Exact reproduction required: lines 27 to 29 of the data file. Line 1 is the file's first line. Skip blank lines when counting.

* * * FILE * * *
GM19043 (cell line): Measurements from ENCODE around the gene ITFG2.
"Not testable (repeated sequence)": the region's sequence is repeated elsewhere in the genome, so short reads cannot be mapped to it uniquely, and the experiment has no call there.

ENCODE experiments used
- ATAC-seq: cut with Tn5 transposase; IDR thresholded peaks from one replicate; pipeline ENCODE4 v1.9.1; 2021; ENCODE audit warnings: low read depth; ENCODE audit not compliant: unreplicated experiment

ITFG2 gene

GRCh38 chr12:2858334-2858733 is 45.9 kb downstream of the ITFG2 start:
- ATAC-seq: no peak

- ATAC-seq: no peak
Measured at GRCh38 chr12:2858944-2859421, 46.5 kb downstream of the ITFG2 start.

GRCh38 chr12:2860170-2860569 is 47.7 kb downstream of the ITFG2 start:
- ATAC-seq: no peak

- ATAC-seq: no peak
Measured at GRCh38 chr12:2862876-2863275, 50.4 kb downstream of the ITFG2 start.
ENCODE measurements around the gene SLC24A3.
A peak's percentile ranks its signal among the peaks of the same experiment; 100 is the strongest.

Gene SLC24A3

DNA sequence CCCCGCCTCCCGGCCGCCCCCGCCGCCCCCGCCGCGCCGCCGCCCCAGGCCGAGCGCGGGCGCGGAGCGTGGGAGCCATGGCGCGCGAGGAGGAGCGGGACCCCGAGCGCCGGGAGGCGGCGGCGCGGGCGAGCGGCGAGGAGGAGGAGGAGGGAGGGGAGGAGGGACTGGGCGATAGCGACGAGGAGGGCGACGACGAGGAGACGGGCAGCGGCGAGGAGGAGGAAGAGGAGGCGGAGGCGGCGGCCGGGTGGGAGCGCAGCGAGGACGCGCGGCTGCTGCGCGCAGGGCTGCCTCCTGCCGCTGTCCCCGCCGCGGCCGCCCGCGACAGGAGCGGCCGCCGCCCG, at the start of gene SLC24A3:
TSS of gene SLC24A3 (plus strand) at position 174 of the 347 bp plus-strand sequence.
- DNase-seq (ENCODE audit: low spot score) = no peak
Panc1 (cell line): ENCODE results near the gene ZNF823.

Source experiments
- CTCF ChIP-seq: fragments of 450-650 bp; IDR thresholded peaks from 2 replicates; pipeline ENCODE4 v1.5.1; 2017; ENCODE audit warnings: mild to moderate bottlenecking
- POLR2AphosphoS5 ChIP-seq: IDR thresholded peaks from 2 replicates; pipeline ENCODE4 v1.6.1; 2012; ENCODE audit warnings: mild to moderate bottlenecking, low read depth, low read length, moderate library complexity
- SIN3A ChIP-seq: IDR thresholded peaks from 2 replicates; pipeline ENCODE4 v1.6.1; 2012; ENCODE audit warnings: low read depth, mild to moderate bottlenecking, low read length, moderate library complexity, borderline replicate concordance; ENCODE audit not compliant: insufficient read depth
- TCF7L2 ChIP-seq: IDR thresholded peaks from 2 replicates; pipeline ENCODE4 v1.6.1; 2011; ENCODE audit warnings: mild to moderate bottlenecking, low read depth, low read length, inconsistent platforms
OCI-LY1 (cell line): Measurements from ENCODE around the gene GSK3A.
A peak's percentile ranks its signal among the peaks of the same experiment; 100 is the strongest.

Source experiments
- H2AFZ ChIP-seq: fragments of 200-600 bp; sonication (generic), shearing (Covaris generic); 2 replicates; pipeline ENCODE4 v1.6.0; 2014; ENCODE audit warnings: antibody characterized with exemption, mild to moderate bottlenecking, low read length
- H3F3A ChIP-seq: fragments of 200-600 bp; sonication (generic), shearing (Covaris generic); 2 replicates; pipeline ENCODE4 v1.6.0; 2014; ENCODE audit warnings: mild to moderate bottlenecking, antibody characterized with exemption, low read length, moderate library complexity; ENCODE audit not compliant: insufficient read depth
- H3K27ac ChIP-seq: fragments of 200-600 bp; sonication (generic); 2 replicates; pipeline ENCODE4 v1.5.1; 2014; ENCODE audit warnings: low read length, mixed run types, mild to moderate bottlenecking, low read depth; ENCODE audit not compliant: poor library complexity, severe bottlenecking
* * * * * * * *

A peak's percentile ranks its signal among the peaks of the same experiment; 100 is the strongest.

Source experiments
- H2AFZ ChIP-seq: fragments of 200-600 bp; sonication (generic), shearing (Covaris generic); 2 replicates; pipeline ENCODE4 v1.6.0; 2014; ENCODE audit warnings: antibody characterized with exemption, mild to moderate bottlenecking, low read length